6 September 2012

Call for Proposals Integrated Research on Ecosystem Services under the Collaborative Research Networks (CRN3) program

Proposal Guidelines

IAI Directorate
Av. dos Astronautas, 1758
12227-010 – São José dos Campos – SP – Brazil
Phone: (55-12) 3208.6869
Email: ianderson@dir.iai.int
submission deadline November 15, 2012


Global change has now affected all ecosystems on Earth through processes of land-use change,
climate     change    and   resource    acquisition.    Ecosystems      are  vital   for  human     well-being     and
development   through   the   goods  and   services   they   provide.  The   interactions   between   ecosystem
services,  human   needs   and   human   effects   on   ecosystems   are   a   core   issue   in   global   change   and
require much improved scientific understanding if they are to be managed in ways beneficial to
human societies and ecosystem sustainability. This requires the ability to link  expert knowledge
with community understanding and other knowledge systems. The theory of ecosystem services
therefore is closely linked to human   endeavours   and the social sciences; in fact several   authors
define ecosystem services principally by their service component relevant to human societies.

 Obstacles to the implementation of such an integrated understanding include:
- Only if ecosystem services can be assigned a value, can their preservation be compared with the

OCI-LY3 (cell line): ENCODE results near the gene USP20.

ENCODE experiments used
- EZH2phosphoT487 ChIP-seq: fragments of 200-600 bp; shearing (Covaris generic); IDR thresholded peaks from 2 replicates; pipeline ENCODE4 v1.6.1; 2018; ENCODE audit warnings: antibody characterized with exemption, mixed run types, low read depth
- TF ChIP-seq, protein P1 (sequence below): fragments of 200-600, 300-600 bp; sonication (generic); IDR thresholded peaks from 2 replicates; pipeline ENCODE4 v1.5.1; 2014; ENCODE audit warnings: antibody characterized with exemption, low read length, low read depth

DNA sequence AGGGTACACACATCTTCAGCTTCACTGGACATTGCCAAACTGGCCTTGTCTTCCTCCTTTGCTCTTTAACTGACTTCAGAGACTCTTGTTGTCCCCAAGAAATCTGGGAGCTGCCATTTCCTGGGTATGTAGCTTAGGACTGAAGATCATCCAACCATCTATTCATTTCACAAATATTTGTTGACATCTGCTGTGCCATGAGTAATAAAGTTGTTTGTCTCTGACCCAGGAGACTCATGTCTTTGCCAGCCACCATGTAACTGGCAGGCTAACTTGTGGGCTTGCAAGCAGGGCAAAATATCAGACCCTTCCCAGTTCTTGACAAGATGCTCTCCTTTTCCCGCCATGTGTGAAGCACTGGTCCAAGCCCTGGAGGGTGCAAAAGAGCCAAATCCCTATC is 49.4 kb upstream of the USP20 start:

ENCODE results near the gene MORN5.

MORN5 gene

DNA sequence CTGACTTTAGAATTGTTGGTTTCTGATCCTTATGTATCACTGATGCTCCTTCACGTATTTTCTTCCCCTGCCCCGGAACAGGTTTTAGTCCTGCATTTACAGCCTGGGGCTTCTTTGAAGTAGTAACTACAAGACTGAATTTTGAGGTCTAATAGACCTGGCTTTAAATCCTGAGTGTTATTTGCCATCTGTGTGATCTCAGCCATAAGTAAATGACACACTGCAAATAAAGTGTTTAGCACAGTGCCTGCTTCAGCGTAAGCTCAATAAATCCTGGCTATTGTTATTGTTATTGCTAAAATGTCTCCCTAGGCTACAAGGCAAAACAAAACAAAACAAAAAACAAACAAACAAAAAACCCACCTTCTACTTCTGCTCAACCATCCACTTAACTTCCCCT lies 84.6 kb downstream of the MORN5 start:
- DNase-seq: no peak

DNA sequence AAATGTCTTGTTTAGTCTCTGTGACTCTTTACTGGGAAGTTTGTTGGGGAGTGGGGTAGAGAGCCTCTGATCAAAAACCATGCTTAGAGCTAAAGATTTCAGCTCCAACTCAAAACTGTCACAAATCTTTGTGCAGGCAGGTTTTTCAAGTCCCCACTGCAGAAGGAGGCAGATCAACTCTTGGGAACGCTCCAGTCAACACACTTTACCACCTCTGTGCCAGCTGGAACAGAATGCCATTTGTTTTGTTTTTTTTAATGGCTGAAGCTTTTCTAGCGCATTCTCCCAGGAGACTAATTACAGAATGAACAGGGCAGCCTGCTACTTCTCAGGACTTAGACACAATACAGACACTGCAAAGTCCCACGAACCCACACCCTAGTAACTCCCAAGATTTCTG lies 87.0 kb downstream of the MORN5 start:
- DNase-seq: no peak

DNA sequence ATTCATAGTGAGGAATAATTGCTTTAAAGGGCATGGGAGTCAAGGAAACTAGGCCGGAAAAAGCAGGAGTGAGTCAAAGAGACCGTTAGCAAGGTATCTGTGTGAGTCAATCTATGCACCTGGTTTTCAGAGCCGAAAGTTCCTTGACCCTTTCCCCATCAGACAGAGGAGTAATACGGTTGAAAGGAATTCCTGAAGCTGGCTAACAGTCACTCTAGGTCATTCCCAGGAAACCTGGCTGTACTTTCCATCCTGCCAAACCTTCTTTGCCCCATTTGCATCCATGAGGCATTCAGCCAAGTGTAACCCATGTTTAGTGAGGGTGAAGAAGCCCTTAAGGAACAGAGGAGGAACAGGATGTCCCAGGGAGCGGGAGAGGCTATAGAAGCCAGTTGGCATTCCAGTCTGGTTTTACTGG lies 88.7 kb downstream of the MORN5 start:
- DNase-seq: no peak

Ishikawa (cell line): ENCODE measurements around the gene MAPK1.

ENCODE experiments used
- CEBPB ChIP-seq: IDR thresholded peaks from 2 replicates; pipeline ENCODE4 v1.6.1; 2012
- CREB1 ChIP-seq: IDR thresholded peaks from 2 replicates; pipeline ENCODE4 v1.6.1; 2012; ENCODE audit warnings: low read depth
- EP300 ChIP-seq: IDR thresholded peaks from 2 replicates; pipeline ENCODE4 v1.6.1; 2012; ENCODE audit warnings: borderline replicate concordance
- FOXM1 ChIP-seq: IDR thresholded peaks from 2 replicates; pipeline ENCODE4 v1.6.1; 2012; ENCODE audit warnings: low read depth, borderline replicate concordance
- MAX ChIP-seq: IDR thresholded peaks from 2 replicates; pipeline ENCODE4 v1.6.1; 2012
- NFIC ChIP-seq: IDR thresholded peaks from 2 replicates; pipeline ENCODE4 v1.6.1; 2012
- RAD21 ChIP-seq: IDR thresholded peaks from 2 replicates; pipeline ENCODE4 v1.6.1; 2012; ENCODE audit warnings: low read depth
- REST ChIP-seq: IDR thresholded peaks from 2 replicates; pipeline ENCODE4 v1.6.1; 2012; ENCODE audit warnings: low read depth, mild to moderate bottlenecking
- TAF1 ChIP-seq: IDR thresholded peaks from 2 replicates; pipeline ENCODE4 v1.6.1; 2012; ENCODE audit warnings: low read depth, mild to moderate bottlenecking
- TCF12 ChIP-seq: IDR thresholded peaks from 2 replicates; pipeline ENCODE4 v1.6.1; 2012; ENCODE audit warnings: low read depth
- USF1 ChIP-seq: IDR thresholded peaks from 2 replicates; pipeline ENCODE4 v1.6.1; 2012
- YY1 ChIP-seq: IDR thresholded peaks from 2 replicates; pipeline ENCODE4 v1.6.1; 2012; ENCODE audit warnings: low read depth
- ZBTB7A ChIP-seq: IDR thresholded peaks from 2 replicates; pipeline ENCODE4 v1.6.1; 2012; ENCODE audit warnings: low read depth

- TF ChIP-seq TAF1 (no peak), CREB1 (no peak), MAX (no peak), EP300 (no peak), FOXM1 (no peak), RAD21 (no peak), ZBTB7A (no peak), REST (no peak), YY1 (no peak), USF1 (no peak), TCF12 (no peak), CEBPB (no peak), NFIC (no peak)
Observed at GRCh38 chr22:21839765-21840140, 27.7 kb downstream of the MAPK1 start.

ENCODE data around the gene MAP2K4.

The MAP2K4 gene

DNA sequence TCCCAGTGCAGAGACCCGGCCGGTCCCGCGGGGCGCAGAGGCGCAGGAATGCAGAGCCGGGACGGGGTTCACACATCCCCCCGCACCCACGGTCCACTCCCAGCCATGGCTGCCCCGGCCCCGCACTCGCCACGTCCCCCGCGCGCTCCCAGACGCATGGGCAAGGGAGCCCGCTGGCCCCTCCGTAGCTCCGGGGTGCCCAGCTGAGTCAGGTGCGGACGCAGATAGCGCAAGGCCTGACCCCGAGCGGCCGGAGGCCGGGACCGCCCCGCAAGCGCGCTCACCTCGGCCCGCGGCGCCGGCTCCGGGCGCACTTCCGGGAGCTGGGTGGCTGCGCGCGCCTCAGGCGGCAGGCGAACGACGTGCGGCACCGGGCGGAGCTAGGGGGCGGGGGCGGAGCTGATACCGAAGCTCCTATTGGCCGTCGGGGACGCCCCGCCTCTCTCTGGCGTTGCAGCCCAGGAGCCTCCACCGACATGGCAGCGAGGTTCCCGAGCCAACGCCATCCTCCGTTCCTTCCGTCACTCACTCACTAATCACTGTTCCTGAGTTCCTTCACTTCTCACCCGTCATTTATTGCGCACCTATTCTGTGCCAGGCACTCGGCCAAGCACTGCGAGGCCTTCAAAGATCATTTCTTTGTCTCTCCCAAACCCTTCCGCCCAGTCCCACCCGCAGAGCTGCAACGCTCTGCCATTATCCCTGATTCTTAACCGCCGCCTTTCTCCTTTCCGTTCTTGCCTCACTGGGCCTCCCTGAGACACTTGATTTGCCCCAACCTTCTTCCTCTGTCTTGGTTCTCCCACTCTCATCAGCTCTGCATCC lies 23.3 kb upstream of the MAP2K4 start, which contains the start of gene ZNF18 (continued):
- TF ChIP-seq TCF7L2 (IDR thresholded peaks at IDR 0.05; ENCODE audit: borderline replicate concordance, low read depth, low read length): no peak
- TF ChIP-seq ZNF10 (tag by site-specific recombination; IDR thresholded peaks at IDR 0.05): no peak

opportunity cost of development, land use change or resource utilisation, which may then serve to
guide   policy   and   legislation.   The   values   of   ecosystem   services   are   too   complex   to  simply   be
monetarised and other measures must be developed to guide decision making.
- Ecosystem services cannot be commoditised; they are tied to locale, to specific landscapes and
environments   and   the   loss   in   one   region   cannot   normally   be   compensated   by  conservation   or
gains in other regions. A focus on carbon balances in public debate has obscured this relationship.
-  Often   those   who   benefit   from   and   those   who   affect   ecosystem   services   are   not   identical.   For
instance provisioning services used by traditional populations, that depend on biodiversity, may
be eliminated by land-use change which generates economic benefits for different social actors. A
lack of a direct consequences from deteriorating ecosystem services to managers of such services
implies   that   the   management   needed   to   sustain   services   lacks   self-regulation.   The   use   of   and
dependence on ecosystem services by cities is a particularly difficult - and therefore interesting -

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